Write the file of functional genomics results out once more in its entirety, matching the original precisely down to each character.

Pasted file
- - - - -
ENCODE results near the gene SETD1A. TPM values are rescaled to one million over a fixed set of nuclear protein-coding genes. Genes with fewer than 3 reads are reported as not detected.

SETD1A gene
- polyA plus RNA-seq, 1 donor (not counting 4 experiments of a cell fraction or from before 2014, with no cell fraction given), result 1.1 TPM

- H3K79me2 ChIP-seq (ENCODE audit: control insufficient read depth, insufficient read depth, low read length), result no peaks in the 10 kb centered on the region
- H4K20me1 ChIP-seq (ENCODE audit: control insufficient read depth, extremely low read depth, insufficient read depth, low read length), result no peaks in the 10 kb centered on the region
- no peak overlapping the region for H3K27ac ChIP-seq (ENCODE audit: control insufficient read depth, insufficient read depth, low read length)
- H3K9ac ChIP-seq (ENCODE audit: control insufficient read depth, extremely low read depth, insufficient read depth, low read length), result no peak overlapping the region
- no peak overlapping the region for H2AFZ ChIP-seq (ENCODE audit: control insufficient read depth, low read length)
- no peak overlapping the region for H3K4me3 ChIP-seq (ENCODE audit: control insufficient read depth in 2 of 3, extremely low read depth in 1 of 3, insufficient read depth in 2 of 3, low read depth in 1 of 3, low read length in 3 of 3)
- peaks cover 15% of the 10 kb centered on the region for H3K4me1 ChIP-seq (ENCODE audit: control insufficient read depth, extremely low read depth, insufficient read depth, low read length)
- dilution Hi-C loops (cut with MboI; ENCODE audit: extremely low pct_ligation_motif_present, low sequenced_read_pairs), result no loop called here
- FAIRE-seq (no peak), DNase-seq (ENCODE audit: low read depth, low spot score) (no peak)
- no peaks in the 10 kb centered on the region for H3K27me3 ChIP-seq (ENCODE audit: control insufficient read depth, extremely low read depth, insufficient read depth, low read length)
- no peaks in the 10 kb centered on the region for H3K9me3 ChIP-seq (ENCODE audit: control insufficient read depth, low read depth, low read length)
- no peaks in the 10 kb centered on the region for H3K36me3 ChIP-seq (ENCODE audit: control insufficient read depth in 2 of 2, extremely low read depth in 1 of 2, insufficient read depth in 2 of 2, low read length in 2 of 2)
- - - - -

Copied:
ENCODE results near the gene SETD1A. TPM values are rescaled to one million over a fixed set of nuclear protein-coding genes. Genes with fewer than 3 reads are reported as not detected.

SETD1A gene
- polyA plus RNA-seq, 1 donor (not counting 4 experiments of a cell fraction or from before 2014, with no cell fraction given), result 1.1 TPM

- H3K79me2 ChIP-seq (ENCODE audit: control insufficient read depth, insufficient read depth, low read length), result no peaks in the 10 kb centered on the region
- H4K20me1 ChIP-seq (ENCODE audit: control insufficient read depth, extremely low read depth, insufficient read depth, low read length), result no peaks in the 10 kb centered on the region
- no peak overlapping the region for H3K27ac ChIP-seq (ENCODE audit: control insufficient read depth, insufficient read depth, low read length)
- H3K9ac ChIP-seq (ENCODE audit: control insufficient read depth, extremely low read depth, insufficient read depth, low read length), result no peak overlapping the region
- no peak overlapping the region for H2AFZ ChIP-seq (ENCODE audit: control insufficient read depth, low read length)
- no peak overlapping the region for H3K4me3 ChIP-seq (ENCODE audit: control insufficient read depth in 2 of 3, extremely low read depth in 1 of 3, insufficient read depth in 2 of 3, low read depth in 1 of 3, low read length in 3 of 3)
- peaks cover 15% of the 10 kb centered on the region for H3K4me1 ChIP-seq (ENCODE audit: control insufficient read depth, extremely low read depth, insufficient read depth, low read length)
- dilution Hi-C loops (cut with MboI; ENCODE audit: extremely low pct_ligation_motif_present, low sequenced_read_pairs), result no loop called here
- FAIRE-seq (no peak), DNase-seq (ENCODE audit: low read depth, low spot score) (no peak)
- no peaks in the 10 kb centered on the region for H3K27me3 ChIP-seq (ENCODE audit: control insufficient read depth, extremely low read depth, insufficient read depth, low read length)
- no peaks in the 10 kb centered on the region for H3K9me3 ChIP-seq (ENCODE audit: control insufficient read depth, low read depth, low read length)
- no peaks in the 10 kb centered on the region for H3K36me3 ChIP-seq (ENCODE audit: control insufficient read depth in 2 of 2, extremely low read depth in 1 of 2, insufficient read depth in 2 of 2, low read length in 2 of 2)